Two feet, but no voice - Dancers lament lack of organisation
Just like the Jamaica Association of Composers, Authors and Publishers (JACAP) and the Jamaica Music Society (JAMMS) are set up for musical performing artistes, the local popular dance fraternity believes there needs to be an organisation established for them to help develop the industry.
They believe that as vital contributors to the country's creative industries, they have remained unrecognised and unappreciated for far too long.
Orville Hall explained that over the years, dancers' plight has gone relatively unnoticed and he believes it is the direct result of not having the backing of an established organisation. "The local dance industry is not developed enough to look out for dancers, but I don't think that is as a result of the lack of trying on our part," he said. "I think we need a sitting down with the powers that be to help us with some stuff that can develop the industry and look out for dancers more. We really do need an organisation that looks out for our best interest as dancers, because this industry also contributes a lot to the overall development of the country and the international attention that it receives."
"Dancehall dance have foot, but it don't have no voice," said Hall. "We don't have an organisation here that will stand up for us so that if a sequence of steps is used in a video, there is someone to send a letter to these people to say that the move was reproduced without permission and we have a legal issue. We need a voice because the foot alone can't work, we need legal advice and representation."
Hall explained that several attempts have been made by individual dancers to address some of the issues facing the industry, but their efforts are often in vain as one voice cannot effect the change needed to take the industry to where it ought to be. "We have tried many times as individuals, but there needs to be a coming together if things are going to change," Hall said.
Latonya Styles of Dance Jamaica said "we can only do what needs to be done if we do it as a unit and that's why an organisation needs to be set up that looks out for our interests as dancers," she said. "This industry has a lot of potential, but we cannot continue to move in disunity. We have to work together if we're going to get somewhere."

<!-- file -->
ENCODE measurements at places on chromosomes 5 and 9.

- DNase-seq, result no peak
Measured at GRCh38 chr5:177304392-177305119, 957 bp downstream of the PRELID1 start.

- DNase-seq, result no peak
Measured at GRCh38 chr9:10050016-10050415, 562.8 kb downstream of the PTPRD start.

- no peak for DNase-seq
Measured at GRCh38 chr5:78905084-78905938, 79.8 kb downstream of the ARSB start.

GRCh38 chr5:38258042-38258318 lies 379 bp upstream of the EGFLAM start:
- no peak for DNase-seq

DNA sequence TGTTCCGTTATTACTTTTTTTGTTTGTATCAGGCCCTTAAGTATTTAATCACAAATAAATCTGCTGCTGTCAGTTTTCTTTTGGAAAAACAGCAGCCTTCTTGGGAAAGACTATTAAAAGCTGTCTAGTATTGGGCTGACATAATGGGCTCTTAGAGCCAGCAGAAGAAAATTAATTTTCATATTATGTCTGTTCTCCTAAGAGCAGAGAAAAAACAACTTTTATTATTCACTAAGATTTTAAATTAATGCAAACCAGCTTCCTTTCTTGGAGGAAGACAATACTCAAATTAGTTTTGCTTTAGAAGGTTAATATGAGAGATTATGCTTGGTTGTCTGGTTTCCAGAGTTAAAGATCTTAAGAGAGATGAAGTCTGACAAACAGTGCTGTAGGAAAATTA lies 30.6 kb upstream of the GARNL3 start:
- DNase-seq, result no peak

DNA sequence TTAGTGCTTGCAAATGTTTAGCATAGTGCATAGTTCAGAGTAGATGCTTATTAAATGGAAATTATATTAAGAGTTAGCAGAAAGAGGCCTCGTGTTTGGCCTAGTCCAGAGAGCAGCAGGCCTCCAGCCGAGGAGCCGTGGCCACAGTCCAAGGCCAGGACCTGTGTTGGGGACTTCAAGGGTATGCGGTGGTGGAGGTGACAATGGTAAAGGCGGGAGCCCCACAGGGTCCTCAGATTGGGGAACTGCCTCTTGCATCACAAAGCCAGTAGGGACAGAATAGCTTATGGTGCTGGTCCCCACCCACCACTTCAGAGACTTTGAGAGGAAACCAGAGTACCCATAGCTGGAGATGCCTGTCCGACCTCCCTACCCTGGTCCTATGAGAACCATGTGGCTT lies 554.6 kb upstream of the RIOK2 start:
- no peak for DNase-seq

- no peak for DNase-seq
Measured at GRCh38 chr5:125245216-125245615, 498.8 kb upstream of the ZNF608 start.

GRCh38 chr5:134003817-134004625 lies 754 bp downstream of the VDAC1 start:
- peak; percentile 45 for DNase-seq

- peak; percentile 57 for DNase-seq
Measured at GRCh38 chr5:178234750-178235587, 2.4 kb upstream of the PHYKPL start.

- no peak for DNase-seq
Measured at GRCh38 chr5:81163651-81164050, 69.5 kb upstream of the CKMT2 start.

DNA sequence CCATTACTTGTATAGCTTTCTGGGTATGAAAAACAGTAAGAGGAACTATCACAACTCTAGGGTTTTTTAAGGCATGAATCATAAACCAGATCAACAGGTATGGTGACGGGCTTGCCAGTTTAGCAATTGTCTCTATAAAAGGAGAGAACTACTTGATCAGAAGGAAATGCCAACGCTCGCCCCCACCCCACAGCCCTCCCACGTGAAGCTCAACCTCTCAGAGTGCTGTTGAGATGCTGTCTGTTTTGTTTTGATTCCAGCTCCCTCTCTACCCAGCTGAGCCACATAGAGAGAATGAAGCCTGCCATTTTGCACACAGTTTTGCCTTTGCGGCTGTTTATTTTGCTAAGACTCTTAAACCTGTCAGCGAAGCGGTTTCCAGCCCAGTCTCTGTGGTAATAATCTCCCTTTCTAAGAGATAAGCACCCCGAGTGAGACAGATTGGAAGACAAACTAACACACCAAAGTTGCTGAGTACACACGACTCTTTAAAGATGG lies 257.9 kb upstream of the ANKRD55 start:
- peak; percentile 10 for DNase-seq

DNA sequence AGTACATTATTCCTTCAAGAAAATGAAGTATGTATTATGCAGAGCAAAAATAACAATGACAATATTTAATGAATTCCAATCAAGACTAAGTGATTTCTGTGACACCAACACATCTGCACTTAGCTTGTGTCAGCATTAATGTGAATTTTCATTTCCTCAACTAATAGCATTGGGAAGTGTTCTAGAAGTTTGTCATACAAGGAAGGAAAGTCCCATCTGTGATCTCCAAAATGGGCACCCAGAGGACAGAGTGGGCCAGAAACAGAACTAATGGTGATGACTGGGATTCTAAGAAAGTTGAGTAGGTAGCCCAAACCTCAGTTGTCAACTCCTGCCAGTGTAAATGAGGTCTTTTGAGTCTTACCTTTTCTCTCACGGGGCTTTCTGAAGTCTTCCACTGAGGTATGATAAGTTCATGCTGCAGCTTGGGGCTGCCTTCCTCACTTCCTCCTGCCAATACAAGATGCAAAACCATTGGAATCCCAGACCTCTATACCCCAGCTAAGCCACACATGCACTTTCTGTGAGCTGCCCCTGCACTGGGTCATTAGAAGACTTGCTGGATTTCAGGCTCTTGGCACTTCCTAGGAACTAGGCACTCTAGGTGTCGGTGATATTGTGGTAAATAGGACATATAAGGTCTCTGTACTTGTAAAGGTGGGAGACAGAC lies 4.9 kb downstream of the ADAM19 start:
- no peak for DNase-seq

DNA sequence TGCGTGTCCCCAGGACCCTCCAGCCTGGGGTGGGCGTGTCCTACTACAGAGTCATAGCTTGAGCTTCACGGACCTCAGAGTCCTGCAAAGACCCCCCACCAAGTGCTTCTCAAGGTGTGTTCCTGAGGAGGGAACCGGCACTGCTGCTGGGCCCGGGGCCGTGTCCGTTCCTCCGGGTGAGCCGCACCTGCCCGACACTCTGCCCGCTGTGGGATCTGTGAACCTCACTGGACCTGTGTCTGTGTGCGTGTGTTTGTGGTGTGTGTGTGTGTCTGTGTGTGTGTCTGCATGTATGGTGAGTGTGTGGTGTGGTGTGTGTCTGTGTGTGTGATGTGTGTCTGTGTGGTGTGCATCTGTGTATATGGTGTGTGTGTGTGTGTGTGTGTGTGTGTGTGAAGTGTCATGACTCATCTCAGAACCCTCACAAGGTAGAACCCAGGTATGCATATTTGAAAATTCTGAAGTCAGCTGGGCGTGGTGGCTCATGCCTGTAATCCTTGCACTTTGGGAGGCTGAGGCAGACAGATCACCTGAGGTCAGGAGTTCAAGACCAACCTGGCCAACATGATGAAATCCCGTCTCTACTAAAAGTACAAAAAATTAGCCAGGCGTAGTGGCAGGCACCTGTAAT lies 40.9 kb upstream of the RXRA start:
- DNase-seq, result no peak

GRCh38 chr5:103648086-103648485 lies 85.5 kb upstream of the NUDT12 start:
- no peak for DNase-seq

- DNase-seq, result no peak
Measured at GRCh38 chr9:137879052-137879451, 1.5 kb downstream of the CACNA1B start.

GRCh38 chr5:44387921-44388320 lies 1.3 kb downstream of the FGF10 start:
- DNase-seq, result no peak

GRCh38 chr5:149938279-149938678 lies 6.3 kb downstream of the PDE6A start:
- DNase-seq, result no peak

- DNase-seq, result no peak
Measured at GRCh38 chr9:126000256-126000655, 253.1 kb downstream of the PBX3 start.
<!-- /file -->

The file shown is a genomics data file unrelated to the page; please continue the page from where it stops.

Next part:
While saying the industry does not get enough support from the Government, the dancers also said a lot of work that needs to be done by their colleagues to push the industry to the next level. "I think one of the things affecting our dancers is their lack of knowledge of the business of dance," said Hall. "Our dancers need to move away from being just dancers and start learning the business of dance and what it means to be a dance professional. It's no longer about the raw street knowledge and seeing this as just a hustle, but you need to educate yourselves to take care of the business of dance."
Styles said: "This is a business and as soon as more of our dancers recognise that things will start to change. We have to recognise that this is our product and it is in high demand. The industry is very competitive and we need to look out for ourselves by educating ourselves."
Earning when their moves are used by others is a tricky process for dancers. Hall said there is very little one can do in terms of copyrighting dance moves, as any variation to that move transforms it into a new one, therefore taking away a dancer's right of claiming it as their own.
"It is more difficult to copyright a dance move because you can add variation to it and call it something else. It is easier to copyright a sequence of steps like a routine or a choreography, so if anybody repeats that routine or choreography you can claim it," Hall said.
Styles added that the issue of copyrighting is also made more complicated as dance routines have to be copyrighted in each country or region separately if one is going to lay claim to that choreography. "The copyright issue is a lot of work, because people have to understand that in order to claim rights to your choreography when persons in Australia use it, for example, that routine has to be copyrighted in their country. It has to be stated under their laws that this move/moves is owned by you before you can legally claim compensation," Styles said.
She believes that this complication is one of the main reasons why many local dancers give up in their efforts to stamp their name on their creations, thereby allowing other persons open access to their work.